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An article relating to this blog post on Finextra:

Virtual world banker steals customers' interstellar kredits to pay off real debt

The CEO of a bank in virtual world Eve Online has stolen in-game currency worth thousands of real dollars from his customers and traded it in for proper cash on the black market.

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Virtual Madoff

When the news broke out, everyone was in shock. It was an outrageous act of skullduggery. The CEO of a well known financial institution that has, over the years, established a record of impeccable credibility, tricked all his customers and made their entire investment go up in smoke. Billions gone down the drain.

Bernard Madoff, you think?

Think again. In fact, you need to think in galactic scale.

Eve Online is a parallel universe built by the gaming company CPP. They have entire cities, planets, solar systems and galaxies teaming with activity. As you’re sipping afternoon tea in your real office, battles between gigantic space armies take place in a far away corner of that virtual cosmos.

And now it seems that this virtual world is infested with fraud not unlike that in the real world.

The galactic space news agency – OK, actually it was Reuters – reported that the CEO of a bank in Eve Online has walked away with 200 billion of his customers’ game money.

Residents of Eve Online have known Ricdic – that was his nickname – for years. They trusted him with their investment, and he always paid a nice interest, just like Maddoff. But it was all a hoax. One day he just took out 200 billions from the balance his virtual bank managed, and sold it in the real-world black market for virtual goods and currencies.

200 billions! Read that, Madoff, and weep!

The culprit was identified by Reuters as Richard, a 27 year-old tech worker from Australia who experienced real-world debt. He sold his 200 billion of stolen game money for $6,300 of real money, which other players were eager to pay him.

Three days after the embezzlement word got out about the theft, causing a classic run on the bank as distressed customers attempted to salvage their virtual investments. The chairman of the bank, which has six executive directors on the board – Ricdic was only one of them – gave a fascinating interview to IGN magazine, explaining how the bank managed to survive nevertheless. The article is a good read for anyone interested in virtual economies.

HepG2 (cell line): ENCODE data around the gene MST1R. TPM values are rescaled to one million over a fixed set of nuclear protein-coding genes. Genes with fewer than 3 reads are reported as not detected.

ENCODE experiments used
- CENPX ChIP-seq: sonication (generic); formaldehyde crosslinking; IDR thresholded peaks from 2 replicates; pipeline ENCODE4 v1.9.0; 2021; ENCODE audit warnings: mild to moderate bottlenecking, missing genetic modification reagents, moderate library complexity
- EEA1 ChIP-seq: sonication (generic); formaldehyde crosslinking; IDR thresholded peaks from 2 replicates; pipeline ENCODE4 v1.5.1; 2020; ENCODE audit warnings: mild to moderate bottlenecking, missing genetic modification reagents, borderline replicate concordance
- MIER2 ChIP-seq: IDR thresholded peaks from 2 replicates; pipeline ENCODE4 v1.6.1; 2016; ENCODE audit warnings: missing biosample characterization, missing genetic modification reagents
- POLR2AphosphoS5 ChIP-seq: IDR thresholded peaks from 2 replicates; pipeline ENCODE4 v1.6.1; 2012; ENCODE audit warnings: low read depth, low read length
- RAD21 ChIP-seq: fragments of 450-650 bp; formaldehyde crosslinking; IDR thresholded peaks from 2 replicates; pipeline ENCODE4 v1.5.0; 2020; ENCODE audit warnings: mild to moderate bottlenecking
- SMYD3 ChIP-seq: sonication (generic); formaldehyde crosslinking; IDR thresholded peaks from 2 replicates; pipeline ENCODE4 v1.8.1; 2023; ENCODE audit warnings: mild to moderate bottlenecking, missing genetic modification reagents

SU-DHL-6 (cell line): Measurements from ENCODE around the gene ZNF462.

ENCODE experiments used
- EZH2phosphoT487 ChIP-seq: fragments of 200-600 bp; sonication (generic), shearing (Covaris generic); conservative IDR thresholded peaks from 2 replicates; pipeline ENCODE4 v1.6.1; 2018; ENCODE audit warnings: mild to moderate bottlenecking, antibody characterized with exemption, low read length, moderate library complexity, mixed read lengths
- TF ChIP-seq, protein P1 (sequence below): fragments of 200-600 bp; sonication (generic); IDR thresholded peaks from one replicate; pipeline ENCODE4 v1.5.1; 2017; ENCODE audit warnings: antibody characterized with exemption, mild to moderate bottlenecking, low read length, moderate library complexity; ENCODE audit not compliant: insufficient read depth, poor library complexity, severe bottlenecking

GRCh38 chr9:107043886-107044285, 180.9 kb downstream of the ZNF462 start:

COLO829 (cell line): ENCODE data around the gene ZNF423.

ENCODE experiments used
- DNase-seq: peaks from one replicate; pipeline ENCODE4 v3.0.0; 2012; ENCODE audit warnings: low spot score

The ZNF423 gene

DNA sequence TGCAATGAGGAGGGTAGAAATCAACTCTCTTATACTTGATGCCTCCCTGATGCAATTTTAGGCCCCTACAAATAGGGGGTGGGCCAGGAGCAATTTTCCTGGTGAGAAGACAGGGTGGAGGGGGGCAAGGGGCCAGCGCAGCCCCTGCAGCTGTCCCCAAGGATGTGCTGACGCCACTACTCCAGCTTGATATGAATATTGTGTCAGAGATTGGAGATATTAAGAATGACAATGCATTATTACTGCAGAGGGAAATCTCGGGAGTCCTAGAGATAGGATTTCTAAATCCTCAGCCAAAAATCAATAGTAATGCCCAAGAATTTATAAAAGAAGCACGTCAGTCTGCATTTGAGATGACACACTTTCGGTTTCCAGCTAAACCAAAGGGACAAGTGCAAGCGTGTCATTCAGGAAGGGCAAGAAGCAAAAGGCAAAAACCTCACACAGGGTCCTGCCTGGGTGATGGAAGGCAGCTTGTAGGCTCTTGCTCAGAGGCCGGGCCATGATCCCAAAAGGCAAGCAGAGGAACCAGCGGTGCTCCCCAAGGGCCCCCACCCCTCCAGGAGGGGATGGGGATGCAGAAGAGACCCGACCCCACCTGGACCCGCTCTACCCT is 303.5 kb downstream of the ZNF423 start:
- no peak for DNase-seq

According to the report, Ricdic was severely punished: he was removed from the Eve Online server, which practically amounts to a virtual death sentence. But Richard who scammed hundreds of fellow gamers did not break any real-world law. Eve Online is known as a brutal gaming environment where piracy, assassinations and high treason are common. So unlike Madoff who was sentenced to 150 years in prison, Richard will walk free. He told Reuters he was not proud of his deed, but that he would do it again if the circumstances were similar.

You might ask yourself why would gamers pay $6,300 of real money for 200 billion of virtual money. What can you do with 200 billion space credits?

Quite a lot, actually.

Virtual worlds such as Eve Online and World of Warcraft have an economy based on virtual currency. A Titan-class capital spaceship would take 60 billion interstellar kredits to build, and that’s before you equip it with any cool weaponry. An epic flying mount in World of Warcraft will cost you five thousand gold pieces – which you can only collect following hundreds of hours completing quests and slaying treasure hoarding beasts.

Time is money. If you want that purple ray phaser gun for your pirate spaceship, or that shimmering magical wand of destruction for your Elvish wizard, you need to spend a huge amount of game hours to amass the necessary currency. No wonder many gamers seek a shortcut.

The shortcut is a rapidly growing black market for virtual goods and game money. You pay another player in dollars and in return you get virtual gold or items sent to your game account. The official party line of the game developers running the virtual words is that trading in items or money is banned; but they have to keep a blind eye because the black player-to-player market answers a real need.

And so, players buy and sell virtual space credits and gold pieces, virtual characters and virtual weapons, in return for real money. And where there’s real money involved, there’s also fraud.

So, guys, what do you think? Did Richard commit a criminal offense, or just cheated in a virtual game? I'll be happy to get your thoughts.




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Uri Rivner

Uri Rivner

CEO and Co-Founder

Refine Intelligence

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14 Apr 2008


Tel Aviv

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